The Comprehensive Immigration Reform dubbed “CIR” has made its way out of the Senate committee system and now goes to the Senate floor this week for debate and vote by all members. A special procedure called cloture (to end debate) must be invoked and approved in order to eventually end debate on the floor and cut off any filibustering. Cloture must be supported by 60 Senators which traditionally has been difficult to obtain and failure to reach cloture has been the death knell for many bills over the past several years. However, due to the bipartisan nature of the bill’s birth through the “Gang of 8” Senators and strong support it had in the committee process (13-5) , the bill is expected to meet the cloture requirement and pass the Senate.
The CIR bill’s main tenets remained essentially in tact despite over 300 amendments proposed in the committee process. These tenants are:
1. A path to permanent residence/citizenship for undocumented/illegal immigrants with the first stage resulting in a Registered Provisional Immigrant (RPI) status. This will allow undocumented individuals eligible to get work authorization and legal status first, but they must wait many years before applying for legal permanent residence.
2. An overhaul of the employment-based immigrant visa system creating a Merits Based Visa and additional entrepreneur visa options, exempting STEM graduates and other high-skilled workers from quotas, eliminating country specific caps, and recovering unused visas to ease the tremendous backlog in the current system
3. The overhaul of the agricultural temporary work visa, the creation of a year-round unskilled temporary work visa and a solid increase in the H-1B visa quota with other minor important changes as to how our temporary visas work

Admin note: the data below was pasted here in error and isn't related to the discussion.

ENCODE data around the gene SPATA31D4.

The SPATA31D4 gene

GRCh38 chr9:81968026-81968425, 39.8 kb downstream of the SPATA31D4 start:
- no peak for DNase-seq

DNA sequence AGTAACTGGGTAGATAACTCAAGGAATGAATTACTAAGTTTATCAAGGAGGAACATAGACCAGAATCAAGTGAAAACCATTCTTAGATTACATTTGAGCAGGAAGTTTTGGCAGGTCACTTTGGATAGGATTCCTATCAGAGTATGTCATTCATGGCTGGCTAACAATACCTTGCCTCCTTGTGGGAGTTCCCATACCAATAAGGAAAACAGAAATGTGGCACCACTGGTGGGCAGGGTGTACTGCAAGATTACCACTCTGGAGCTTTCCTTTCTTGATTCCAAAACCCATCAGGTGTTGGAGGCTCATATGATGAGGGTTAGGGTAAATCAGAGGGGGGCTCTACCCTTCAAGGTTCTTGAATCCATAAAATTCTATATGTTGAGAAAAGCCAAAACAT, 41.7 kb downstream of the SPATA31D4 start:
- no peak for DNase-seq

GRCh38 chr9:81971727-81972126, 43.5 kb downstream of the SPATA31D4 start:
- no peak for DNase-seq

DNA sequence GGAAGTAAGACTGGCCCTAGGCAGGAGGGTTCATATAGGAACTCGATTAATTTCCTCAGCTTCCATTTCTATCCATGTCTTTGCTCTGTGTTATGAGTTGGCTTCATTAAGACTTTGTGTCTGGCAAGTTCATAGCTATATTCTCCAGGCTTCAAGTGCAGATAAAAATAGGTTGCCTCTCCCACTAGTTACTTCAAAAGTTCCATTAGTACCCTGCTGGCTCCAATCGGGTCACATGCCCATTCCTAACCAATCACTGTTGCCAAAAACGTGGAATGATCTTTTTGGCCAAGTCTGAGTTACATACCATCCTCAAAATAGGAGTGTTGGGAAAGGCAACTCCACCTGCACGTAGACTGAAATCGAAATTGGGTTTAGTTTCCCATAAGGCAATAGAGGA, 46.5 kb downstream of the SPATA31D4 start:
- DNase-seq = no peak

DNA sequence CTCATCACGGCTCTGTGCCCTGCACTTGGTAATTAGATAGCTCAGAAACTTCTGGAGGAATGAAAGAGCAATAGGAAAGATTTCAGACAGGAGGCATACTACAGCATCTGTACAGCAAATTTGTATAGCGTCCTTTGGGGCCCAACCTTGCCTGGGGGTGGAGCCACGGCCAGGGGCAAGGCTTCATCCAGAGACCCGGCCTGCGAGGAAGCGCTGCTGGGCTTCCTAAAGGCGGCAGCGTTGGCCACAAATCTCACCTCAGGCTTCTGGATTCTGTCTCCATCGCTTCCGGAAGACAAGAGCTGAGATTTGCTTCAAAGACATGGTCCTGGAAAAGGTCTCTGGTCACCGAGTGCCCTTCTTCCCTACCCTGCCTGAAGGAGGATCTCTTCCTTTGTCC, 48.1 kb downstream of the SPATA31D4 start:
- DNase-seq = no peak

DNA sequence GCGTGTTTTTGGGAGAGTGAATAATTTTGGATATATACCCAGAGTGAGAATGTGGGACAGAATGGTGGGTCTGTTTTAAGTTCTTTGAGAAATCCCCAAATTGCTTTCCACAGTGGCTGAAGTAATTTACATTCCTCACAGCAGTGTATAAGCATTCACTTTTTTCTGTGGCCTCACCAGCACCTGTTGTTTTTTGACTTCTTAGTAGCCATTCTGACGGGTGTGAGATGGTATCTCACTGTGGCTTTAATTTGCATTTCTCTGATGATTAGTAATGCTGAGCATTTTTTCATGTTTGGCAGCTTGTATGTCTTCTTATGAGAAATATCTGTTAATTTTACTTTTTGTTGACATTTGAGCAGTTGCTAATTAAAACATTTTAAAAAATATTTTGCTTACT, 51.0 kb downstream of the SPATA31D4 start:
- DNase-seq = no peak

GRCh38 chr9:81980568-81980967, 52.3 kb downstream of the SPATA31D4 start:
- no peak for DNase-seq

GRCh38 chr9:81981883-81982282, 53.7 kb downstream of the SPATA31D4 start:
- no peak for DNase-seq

4. Increased security at the border which as written in the proposed law currently, must take place first before other reform measures can take place
5. A moderate overhaul of the family-based immigrant visa system creating exemptions for LPR spouses and children from quotas, allowing fiance visas for LPRs, and easing the burden of proof on hardship waivers to name a few
6. Increased enforcement rules and procedures for US employers regarding the workplace.
The Senate is anticipated to take until July 4th recess to debate this large and complex bill and then hopefully enough votes will be tallied for cloture to bring the bill to a vote.
The House of Representatives, dominated by the Republican party by 32 members, is currently still in critical discussions on the framework of an immigration bill and is not taking the Senate blueprint at face value. Despite negative rumblings and some breakdown in talks this past week, the Republican House leadership, in a rare joint statement, announced it would work toward passing an immigration fix. Earlier Thursday, June 6, 2013, Judiciary Chairman Bob Goodlatte (R) of Virginia, whose committee is primarily responsible for immigration legislation, and Rep. Darrell Issa (R) of California unveiled legislation aimed at attracting more high-skilled workers to the US. Theirs is the fourth immigration bill offered by the House GOP to date.
The House may well have a weaker bill excluding a path to citizenship for undocumented. However, if approved, the two bills will go to “conference” whereby a compromise is reached in Congress between representatives of both chambers.
Stay tuned for an exciting legislative summer at least until Congress breaks for a recess in August.